Sandy Hook Elementary: Gun Control, Mental Health and the State of Our...

Sandy Hook Elementary: Gun Control, Mental Health and the State of Our Union


Twenty empty beds. Twenty empty desk seats. Twenty parents mourning.

Sandy Hook Elementary School in Newtown, Connecticut became the place for one of the most despicable tragedies in modern U.S. history on Friday morning. It was another mass-murder in a year full of atrocities that have captured the nation’s attention. This latest incident marked the ninth mass-murder this year and the 61st mass-murder since Columbine High School in 1999. The children who were killed by this deranged gunman were between the ages of 6 and 7. Eight of the casualties were little boys; twelve were little girls and seven were adults. Many citizens have expressed their outrage and vituperation over the lack of mental health resources available in our nation and its easy accessibility to guns. They’re wondering what it is going to take for real, substantive change to occur.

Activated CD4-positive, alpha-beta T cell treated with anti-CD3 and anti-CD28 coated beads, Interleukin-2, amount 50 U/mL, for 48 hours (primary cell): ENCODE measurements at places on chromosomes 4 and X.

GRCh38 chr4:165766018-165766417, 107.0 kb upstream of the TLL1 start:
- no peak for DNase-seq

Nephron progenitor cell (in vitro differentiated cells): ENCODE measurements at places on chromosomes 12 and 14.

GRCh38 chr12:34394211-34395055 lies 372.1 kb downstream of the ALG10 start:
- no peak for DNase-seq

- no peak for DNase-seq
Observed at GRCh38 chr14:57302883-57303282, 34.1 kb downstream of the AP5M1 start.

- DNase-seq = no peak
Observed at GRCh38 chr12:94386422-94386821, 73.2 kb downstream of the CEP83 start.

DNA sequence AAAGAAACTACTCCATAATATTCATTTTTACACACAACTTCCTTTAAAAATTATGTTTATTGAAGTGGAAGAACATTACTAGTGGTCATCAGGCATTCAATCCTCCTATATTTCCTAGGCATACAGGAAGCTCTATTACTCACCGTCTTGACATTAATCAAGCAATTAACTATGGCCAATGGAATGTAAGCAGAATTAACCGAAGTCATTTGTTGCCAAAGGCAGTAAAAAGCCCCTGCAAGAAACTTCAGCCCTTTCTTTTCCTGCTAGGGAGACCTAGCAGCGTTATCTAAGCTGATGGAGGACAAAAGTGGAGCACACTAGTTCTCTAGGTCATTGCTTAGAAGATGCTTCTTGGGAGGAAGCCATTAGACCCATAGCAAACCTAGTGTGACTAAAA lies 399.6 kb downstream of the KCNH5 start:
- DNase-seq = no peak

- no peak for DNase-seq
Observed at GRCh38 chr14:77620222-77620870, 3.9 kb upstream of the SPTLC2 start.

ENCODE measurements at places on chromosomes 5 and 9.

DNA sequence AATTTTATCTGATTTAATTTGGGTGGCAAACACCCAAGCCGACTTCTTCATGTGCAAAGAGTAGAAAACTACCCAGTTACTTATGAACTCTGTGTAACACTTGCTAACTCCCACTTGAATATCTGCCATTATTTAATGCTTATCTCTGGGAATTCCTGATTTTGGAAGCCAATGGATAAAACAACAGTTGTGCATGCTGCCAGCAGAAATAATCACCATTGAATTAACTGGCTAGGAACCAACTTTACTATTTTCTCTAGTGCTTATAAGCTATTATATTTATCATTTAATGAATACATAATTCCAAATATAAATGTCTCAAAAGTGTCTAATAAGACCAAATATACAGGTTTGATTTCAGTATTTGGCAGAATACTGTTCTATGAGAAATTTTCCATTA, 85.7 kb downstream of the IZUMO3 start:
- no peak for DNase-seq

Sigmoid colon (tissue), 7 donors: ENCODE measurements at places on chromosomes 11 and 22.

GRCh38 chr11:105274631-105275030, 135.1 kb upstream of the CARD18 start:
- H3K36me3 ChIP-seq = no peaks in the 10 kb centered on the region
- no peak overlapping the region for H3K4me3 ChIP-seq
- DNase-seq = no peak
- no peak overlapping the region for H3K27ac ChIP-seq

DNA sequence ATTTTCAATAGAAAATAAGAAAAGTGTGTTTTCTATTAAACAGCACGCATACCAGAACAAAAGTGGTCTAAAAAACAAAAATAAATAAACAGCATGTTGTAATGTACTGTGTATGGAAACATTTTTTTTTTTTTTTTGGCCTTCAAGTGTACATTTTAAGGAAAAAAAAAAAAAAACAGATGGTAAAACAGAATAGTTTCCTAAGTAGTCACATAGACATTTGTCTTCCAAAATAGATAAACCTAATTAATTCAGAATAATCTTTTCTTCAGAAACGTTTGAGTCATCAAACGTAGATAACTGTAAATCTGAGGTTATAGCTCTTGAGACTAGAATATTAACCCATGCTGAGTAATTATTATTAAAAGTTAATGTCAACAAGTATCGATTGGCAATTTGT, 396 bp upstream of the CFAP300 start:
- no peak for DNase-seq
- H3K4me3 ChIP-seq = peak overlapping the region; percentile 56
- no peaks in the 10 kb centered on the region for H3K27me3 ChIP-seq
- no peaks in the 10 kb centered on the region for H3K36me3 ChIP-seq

For the families who will be irrevocably changed, my heart goes out to them and the Newtown community. The adults who performed acts of heroism during that grotesque episode should be highly commended. Watching images of the students walking in lines while being lead out of the school with tears in their eyes was heartbreaking. No child should have to witness such a horrific scene. President Obama has repeatedly expressed his desire for reforming gun laws, but after each calamitous killing spree, the country sweeps the problem under the rug. The tone in his voice and the tears that fell from his eyes on Friday may reflect a revelation in him. Mr. President: The time has arrived to pass unequivocal gun control reform in Congress and amend the second amendment. We the people overwhelmingly voted for you last month. We’re looking to you to lead the charge in fighting against the powerful NRA lobby and constructing gun control reform in Washington, DC.